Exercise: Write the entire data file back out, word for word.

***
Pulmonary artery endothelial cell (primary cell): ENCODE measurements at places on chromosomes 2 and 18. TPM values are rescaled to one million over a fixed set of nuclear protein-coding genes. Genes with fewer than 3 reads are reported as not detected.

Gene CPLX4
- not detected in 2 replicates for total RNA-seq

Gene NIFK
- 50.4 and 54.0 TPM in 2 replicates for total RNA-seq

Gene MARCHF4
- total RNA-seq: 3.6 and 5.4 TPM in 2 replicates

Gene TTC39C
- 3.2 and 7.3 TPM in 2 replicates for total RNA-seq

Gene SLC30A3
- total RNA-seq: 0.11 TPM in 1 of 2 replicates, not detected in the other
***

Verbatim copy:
Pulmonary artery endothelial cell (primary cell): ENCODE measurements at places on chromosomes 2 and 18. TPM values are rescaled to one million over a fixed set of nuclear protein-coding genes. Genes with fewer than 3 reads are reported as not detected.

Gene CPLX4
- not detected in 2 replicates for total RNA-seq

Gene NIFK
- 50.4 and 54.0 TPM in 2 replicates for total RNA-seq

Gene MARCHF4
- total RNA-seq: 3.6 and 5.4 TPM in 2 replicates

Gene TTC39C
- 3.2 and 7.3 TPM in 2 replicates for total RNA-seq

Gene SLC30A3
- total RNA-seq: 0.11 TPM in 1 of 2 replicates, not detected in the other